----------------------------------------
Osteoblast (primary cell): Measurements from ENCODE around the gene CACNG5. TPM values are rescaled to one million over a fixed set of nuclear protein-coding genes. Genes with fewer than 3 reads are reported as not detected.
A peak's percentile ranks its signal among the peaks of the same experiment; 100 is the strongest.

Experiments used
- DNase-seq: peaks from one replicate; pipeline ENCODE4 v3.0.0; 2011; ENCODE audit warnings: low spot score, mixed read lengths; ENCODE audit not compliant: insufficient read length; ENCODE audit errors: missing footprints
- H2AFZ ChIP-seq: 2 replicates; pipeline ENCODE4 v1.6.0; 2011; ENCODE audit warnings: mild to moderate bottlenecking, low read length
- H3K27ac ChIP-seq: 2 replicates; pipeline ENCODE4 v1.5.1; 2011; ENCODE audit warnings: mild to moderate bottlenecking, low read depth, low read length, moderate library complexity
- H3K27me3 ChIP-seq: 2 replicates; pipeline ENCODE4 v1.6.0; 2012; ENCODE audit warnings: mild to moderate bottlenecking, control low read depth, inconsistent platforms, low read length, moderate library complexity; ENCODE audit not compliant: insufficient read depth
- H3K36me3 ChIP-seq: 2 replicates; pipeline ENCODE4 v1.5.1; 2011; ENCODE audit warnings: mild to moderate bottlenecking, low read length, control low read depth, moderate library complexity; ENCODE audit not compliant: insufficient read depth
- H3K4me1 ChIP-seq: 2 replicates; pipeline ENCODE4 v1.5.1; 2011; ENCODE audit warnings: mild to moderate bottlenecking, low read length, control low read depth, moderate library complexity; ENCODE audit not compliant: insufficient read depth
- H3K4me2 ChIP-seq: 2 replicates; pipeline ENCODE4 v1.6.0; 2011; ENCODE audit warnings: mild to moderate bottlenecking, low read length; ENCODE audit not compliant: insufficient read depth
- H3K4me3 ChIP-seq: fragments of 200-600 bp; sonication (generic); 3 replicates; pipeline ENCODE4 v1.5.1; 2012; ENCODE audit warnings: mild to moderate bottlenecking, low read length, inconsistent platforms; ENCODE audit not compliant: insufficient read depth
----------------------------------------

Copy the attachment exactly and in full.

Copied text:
Osteoblast (primary cell): Measurements from ENCODE around the gene CACNG5. TPM values are rescaled to one million over a fixed set of nuclear protein-coding genes. Genes with fewer than 3 reads are reported as not detected.
A peak's percentile ranks its signal among the peaks of the same experiment; 100 is the strongest.

Experiments used
- DNase-seq: peaks from one replicate; pipeline ENCODE4 v3.0.0; 2011; ENCODE audit warnings: low spot score, mixed read lengths; ENCODE audit not compliant: insufficient read length; ENCODE audit errors: missing footprints
- H2AFZ ChIP-seq: 2 replicates; pipeline ENCODE4 v1.6.0; 2011; ENCODE audit warnings: mild to moderate bottlenecking, low read length
- H3K27ac ChIP-seq: 2 replicates; pipeline ENCODE4 v1.5.1; 2011; ENCODE audit warnings: mild to moderate bottlenecking, low read depth, low read length, moderate library complexity
- H3K27me3 ChIP-seq: 2 replicates; pipeline ENCODE4 v1.6.0; 2012; ENCODE audit warnings: mild to moderate bottlenecking, control low read depth, inconsistent platforms, low read length, moderate library complexity; ENCODE audit not compliant: insufficient read depth
- H3K36me3 ChIP-seq: 2 replicates; pipeline ENCODE4 v1.5.1; 2011; ENCODE audit warnings: mild to moderate bottlenecking, low read length, control low read depth, moderate library complexity; ENCODE audit not compliant: insufficient read depth
- H3K4me1 ChIP-seq: 2 replicates; pipeline ENCODE4 v1.5.1; 2011; ENCODE audit warnings: mild to moderate bottlenecking, low read length, control low read depth, moderate library complexity; ENCODE audit not compliant: insufficient read depth
- H3K4me2 ChIP-seq: 2 replicates; pipeline ENCODE4 v1.6.0; 2011; ENCODE audit warnings: mild to moderate bottlenecking, low read length; ENCODE audit not compliant: insufficient read depth
- H3K4me3 ChIP-seq: fragments of 200-600 bp; sonication (generic); 3 replicates; pipeline ENCODE4 v1.5.1; 2012; ENCODE audit warnings: mild to moderate bottlenecking, low read length, inconsistent platforms; ENCODE audit not compliant: insufficient read depth